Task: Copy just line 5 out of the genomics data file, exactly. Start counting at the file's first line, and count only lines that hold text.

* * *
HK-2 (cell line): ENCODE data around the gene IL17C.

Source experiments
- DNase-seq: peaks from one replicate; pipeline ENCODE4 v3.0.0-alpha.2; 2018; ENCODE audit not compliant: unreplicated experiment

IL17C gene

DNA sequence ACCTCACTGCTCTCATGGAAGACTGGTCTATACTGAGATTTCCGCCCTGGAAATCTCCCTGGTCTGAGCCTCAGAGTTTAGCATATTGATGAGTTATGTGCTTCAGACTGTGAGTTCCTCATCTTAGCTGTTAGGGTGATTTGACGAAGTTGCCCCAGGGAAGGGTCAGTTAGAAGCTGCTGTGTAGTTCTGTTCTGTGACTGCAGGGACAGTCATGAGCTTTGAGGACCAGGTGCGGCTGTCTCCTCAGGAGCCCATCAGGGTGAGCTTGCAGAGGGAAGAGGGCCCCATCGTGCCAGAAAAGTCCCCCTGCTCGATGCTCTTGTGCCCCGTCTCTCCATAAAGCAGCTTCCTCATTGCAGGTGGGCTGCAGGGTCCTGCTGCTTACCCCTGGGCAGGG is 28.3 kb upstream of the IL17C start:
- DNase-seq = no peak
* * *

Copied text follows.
DNA sequence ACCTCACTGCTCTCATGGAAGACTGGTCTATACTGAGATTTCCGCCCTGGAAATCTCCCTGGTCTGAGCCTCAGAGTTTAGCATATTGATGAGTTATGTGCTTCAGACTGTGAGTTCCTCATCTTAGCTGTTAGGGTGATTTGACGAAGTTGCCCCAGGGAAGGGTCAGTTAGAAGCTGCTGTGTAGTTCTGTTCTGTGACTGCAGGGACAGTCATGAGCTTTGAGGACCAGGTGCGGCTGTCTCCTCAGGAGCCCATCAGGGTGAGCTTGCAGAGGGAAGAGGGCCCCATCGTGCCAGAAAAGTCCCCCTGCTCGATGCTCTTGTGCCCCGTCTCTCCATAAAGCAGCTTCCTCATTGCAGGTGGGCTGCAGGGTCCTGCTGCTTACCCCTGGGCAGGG is 28.3 kb upstream of the IL17C start: